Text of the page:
Original languageEnglish
Article numbere021611
Pages (from-to)1-12
Number of pages12
JournalBMJ Open
Volume8
Issue number10
Early online date3 Oct 2018
DOIs
Publication statusPublished - 3 Oct 2018

Keywords

  • lung cancer
  • sex-specific
  • smoking
  • systematic review

ASJC Scopus subject areas

  • Medicine(all)

Cite this

O'Keeffe, L. M., Taylor, G., Huxley, R. R., Mitchell, P., Woodward, M., & Peters, S. A. E. (2018). Smoking as a risk factor for lung cancer in women and men: a systematic review and meta-analysis. BMJ Open, 8(10), 1-12. [e021611]. https://doi.org/10.1136/bmjopen-2018-021611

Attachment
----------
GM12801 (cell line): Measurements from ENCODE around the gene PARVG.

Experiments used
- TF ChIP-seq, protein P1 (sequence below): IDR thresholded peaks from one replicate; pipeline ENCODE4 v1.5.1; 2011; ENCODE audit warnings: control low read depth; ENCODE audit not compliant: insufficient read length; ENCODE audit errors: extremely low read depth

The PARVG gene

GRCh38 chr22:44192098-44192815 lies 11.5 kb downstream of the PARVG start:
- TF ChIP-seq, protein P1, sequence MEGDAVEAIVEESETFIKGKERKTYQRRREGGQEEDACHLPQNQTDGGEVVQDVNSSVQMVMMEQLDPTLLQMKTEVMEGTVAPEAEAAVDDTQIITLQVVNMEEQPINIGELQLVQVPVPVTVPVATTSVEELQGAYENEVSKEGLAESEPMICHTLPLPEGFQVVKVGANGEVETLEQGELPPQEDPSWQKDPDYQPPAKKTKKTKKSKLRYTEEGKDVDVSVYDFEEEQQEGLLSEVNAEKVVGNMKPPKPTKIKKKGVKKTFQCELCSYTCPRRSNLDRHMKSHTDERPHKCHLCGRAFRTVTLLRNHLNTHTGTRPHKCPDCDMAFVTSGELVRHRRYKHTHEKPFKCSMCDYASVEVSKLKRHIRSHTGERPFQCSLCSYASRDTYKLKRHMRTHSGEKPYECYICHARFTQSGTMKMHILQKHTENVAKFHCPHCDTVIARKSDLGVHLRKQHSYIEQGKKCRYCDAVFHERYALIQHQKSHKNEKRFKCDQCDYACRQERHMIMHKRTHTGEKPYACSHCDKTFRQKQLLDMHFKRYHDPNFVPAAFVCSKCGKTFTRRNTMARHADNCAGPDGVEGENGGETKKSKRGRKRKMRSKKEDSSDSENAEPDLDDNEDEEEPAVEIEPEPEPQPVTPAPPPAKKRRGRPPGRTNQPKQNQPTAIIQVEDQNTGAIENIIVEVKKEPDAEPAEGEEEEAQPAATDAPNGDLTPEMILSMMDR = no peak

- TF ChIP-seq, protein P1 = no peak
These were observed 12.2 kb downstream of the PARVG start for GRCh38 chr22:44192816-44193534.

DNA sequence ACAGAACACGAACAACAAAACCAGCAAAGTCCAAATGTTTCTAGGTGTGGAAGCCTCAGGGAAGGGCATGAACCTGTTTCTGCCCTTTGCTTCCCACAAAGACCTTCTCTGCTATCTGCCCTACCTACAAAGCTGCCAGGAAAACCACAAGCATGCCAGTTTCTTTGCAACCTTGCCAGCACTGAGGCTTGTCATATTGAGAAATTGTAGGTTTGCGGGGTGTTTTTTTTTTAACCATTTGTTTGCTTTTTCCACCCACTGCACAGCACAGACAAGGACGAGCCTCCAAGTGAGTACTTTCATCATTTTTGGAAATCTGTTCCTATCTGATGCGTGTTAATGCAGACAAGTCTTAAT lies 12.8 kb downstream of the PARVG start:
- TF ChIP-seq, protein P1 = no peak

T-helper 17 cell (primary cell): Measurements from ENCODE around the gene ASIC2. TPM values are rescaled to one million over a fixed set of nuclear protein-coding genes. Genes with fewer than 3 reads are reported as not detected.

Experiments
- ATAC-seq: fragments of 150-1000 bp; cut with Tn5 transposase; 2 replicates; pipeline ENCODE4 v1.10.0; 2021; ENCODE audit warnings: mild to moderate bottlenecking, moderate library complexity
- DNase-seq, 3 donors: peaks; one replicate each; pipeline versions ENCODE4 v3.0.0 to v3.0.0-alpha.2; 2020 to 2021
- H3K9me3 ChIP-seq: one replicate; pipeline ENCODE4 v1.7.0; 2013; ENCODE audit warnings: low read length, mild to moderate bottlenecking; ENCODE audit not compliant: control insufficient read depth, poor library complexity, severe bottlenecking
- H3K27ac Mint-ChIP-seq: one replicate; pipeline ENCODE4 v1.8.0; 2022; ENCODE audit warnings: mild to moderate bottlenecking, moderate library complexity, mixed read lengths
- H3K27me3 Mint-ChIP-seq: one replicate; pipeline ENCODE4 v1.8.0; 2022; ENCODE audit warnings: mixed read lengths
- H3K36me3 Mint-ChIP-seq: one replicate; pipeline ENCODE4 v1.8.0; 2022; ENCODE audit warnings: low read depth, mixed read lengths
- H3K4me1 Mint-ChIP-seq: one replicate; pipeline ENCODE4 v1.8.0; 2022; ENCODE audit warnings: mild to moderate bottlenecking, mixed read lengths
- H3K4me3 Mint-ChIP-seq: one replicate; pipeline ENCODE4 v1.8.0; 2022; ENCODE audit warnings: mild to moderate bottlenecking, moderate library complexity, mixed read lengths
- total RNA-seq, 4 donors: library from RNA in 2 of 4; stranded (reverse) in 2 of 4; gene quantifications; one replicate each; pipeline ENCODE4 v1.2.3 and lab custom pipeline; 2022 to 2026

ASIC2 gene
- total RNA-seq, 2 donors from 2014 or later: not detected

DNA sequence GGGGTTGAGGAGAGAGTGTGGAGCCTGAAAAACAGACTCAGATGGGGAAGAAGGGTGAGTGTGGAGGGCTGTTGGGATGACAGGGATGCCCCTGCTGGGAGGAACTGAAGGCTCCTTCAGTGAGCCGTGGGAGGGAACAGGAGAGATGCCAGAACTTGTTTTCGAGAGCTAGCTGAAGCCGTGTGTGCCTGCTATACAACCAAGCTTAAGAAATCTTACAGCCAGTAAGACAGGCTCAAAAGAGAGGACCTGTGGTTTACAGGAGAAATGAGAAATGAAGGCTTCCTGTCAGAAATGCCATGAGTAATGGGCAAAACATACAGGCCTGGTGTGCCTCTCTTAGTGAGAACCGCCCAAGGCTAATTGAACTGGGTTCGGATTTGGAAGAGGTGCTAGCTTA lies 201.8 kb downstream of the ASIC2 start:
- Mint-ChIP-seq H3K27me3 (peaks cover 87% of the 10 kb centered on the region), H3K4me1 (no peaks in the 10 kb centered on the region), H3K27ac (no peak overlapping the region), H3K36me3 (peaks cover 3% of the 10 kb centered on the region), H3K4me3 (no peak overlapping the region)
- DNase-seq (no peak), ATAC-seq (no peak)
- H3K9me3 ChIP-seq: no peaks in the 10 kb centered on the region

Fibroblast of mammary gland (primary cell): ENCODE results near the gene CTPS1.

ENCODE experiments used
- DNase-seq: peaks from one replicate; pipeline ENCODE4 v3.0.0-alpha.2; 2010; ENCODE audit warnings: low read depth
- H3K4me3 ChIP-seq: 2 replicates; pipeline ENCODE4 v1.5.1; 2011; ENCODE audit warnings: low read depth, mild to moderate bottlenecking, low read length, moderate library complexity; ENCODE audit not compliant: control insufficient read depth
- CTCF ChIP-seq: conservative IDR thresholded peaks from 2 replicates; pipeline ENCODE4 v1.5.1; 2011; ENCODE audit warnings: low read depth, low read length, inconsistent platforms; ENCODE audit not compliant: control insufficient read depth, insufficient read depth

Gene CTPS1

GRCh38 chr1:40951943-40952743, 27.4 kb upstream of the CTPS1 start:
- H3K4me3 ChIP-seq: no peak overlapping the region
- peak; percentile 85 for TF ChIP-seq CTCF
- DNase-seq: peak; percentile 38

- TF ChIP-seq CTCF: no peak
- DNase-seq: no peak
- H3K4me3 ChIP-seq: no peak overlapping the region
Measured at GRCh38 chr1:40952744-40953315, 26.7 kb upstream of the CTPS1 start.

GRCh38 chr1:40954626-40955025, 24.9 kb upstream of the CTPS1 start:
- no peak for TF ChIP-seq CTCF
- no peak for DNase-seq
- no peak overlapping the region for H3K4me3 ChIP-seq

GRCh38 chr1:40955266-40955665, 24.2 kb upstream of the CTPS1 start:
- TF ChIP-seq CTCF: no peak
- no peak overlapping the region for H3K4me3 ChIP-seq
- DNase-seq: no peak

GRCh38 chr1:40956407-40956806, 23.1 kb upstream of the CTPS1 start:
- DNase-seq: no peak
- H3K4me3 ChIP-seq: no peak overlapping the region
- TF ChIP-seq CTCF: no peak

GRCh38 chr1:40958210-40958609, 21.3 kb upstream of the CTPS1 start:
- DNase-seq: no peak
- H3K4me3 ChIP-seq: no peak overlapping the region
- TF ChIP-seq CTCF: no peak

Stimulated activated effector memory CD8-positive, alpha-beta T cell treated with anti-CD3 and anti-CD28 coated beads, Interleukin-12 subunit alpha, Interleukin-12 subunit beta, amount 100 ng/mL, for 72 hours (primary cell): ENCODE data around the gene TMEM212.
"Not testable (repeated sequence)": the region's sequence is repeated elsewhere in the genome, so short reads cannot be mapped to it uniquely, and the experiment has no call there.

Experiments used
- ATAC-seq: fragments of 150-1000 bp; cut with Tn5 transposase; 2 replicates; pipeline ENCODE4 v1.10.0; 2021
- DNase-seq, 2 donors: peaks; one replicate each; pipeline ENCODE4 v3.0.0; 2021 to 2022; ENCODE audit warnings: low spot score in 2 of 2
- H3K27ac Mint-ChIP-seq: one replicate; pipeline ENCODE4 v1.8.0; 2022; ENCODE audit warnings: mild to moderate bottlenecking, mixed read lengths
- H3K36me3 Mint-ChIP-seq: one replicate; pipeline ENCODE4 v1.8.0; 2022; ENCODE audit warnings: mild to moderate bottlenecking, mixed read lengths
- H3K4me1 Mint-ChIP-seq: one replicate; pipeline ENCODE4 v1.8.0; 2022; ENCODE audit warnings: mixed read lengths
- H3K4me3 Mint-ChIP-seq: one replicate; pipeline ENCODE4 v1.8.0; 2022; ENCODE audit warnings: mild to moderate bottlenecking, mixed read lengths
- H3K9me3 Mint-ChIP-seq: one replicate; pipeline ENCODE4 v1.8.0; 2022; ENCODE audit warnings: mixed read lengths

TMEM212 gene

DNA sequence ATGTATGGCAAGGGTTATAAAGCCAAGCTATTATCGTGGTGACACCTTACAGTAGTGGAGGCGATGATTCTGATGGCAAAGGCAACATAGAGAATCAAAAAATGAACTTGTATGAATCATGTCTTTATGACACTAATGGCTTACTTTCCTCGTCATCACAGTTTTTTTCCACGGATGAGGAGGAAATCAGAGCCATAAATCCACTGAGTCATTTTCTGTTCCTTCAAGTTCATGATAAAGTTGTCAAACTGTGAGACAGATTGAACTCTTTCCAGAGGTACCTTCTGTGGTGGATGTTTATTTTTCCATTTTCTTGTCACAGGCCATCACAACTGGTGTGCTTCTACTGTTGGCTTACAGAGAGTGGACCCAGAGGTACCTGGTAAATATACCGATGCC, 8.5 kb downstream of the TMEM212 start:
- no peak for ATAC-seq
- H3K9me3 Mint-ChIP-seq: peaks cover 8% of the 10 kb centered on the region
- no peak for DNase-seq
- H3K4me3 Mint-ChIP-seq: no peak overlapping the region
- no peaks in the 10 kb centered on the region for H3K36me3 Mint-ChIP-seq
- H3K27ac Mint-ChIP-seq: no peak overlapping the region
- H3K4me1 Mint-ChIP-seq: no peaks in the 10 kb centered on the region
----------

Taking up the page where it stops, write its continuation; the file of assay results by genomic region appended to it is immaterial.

Smoking as a risk factor for lung cancer in women and men : a systematic review and meta-analysis. / O'Keeffe, Linda M.; Taylor, Gemma; Huxley, Rachel R.; Mitchell, Paul; Woodward, Mark; Peters, Sanne A.E.

In: BMJ Open, Vol. 8, No. 10, e021611, 03.10.2018, p. 1-12.

Research output: Contribution to journalArticle

O'Keeffe, LM, Taylor, G, Huxley, RR, Mitchell, P, Woodward, M & Peters, SAE 2018, 'Smoking as a risk factor for lung cancer in women and men: a systematic review and meta-analysis', BMJ Open, vol. 8, no. 10, e021611, pp. 1-12. https://doi.org/10.1136/bmjopen-2018-021611
O'Keeffe, Linda M. ; Taylor, Gemma ; Huxley, Rachel R. ; Mitchell, Paul ; Woodward, Mark ; Peters, Sanne A.E. / Smoking as a risk factor for lung cancer in women and men : a systematic review and meta-analysis. In: BMJ Open. 2018 ; Vol. 8, No. 10. pp. 1-12.